YouTube’s response revealed the lack of human oversight regarding inappropriate content on YouTube Kids: “Flagged videos are manually reviewed 24/7 and any videos that don’t belong in the app are removed within hours. For parents who want a more restricted experience, we recommend that they turn off the Search feature in the app.” That YouTube only removed content once flagged and vetted by humans meant that highly disturbing content was being served to minors without parents’ knowledge because of algorithmic discovery.

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4) The reliance on algorithmic recommendations for ad revenue has repeatedly resulted in a failure to regulate offensive material on YouTube and YouTube Kids. In March 2017, AT&T, Johnson & Johnson and other companies pulled ads from YouTube because of ad placements next to objectionable content. Following these announcements, “…Google had outlined steps it would take to stop ads from running next to ‘hateful, offensive and derogatory content’ on YouTube and websites in its display network.”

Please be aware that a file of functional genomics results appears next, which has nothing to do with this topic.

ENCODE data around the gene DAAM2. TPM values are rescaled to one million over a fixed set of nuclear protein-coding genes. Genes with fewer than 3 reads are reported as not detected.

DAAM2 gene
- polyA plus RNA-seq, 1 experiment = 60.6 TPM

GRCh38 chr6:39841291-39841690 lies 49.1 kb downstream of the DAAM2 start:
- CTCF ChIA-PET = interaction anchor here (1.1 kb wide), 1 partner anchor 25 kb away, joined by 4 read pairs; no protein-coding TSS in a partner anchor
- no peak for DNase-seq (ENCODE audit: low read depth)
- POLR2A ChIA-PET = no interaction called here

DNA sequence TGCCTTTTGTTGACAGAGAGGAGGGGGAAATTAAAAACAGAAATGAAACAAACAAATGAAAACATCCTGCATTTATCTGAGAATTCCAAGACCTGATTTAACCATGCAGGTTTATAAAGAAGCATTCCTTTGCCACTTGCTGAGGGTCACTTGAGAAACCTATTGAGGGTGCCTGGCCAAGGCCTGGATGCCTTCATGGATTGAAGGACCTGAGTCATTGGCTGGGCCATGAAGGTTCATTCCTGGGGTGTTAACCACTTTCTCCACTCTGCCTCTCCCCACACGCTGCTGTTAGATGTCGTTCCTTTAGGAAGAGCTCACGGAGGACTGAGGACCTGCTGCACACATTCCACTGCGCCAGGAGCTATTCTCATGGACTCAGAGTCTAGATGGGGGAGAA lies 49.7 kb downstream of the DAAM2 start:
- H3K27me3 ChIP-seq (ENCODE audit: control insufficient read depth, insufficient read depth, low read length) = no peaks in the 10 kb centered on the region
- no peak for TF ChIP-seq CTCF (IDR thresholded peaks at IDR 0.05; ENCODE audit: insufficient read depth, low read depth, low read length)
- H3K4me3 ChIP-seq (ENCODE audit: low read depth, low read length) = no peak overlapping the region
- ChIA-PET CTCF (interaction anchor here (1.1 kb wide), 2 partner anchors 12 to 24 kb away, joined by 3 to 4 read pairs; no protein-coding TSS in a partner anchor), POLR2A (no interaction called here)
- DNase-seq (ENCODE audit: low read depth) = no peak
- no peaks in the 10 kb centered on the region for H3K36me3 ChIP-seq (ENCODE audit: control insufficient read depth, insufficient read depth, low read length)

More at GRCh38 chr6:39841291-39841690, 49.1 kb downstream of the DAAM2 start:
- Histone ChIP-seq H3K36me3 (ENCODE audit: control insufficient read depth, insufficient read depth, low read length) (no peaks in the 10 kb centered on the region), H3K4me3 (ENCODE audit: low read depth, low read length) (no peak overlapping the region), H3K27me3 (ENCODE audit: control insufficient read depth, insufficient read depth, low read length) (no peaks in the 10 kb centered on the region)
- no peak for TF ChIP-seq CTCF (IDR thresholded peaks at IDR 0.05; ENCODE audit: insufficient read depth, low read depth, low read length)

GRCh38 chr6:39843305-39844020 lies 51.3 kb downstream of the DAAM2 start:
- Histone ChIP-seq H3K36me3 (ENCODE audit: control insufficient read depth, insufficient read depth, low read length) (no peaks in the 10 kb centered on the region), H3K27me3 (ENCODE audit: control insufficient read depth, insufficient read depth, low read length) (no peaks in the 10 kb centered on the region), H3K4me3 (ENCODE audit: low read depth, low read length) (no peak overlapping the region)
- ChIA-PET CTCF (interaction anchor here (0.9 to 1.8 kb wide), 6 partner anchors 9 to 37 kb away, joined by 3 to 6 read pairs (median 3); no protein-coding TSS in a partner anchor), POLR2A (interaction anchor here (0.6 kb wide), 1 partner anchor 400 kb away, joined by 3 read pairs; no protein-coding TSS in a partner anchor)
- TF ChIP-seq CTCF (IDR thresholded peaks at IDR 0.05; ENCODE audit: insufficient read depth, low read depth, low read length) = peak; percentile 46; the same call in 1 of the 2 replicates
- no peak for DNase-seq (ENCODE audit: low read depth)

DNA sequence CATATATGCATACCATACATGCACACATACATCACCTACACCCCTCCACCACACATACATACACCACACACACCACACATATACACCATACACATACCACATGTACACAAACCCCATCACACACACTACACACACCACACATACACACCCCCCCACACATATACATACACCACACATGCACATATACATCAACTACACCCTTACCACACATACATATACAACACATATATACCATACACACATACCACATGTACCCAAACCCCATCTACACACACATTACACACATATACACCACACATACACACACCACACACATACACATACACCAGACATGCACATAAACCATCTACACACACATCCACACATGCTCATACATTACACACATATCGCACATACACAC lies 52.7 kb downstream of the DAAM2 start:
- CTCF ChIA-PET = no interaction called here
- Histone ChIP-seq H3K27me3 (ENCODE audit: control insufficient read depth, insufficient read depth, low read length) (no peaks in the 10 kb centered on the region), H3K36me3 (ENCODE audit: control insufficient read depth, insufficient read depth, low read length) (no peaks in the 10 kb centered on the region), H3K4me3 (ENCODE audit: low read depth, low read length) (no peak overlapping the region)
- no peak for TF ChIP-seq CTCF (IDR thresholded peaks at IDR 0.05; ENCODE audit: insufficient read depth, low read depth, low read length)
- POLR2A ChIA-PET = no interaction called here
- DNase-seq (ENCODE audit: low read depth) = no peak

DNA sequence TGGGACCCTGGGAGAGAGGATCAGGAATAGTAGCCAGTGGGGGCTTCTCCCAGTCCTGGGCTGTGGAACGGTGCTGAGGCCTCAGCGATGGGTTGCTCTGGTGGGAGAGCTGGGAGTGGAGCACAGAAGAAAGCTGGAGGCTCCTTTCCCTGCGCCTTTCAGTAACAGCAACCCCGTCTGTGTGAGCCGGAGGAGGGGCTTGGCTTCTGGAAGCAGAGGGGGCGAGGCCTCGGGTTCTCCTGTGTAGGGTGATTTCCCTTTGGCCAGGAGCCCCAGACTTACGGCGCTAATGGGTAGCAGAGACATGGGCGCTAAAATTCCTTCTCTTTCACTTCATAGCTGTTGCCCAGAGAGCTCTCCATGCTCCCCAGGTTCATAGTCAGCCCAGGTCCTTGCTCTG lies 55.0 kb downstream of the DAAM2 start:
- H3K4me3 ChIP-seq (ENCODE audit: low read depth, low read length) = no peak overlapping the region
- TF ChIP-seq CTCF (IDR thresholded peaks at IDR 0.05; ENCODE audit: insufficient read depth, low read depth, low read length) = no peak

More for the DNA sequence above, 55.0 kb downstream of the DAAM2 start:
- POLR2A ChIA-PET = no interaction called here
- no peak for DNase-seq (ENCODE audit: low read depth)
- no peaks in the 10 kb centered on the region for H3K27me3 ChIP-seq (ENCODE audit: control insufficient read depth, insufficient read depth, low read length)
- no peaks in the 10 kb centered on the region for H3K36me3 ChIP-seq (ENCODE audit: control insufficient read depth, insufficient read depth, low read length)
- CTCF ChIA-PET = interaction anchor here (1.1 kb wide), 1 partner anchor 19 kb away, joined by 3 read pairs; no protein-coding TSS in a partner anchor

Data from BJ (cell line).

James Bridle on children’s online lives.

Minors: private data and public space

Given this pattern of inattention to violation of privacy regulations regarding minors, what assurance do we have that Sidewalk Labs and Sidewalk Toronto will be proactive in protecting the data privacy of children?

The consideration of any potential violation of the data privacy of minors may present a point of legislative challenge to Sidewalk Toronto, especially considering the lack of transparency as to how data is collected. How Quayside’s data foraging will distinguish between data generated by minors and those over the age of digital consent is unknown. Sidewalk Toronto has made no mention of minors in any public documents to date.

The pattern of inattention should make us wary of granting Sidewalk Toronto access to resident and public data without a very clear understanding of what is being tracked, archived, analyzed and shared.The Conversation


Siobhan O’Flynn, Lecturer, University of Toronto

This article is republished from The Conversation under a Creative Commons license. Read the original article.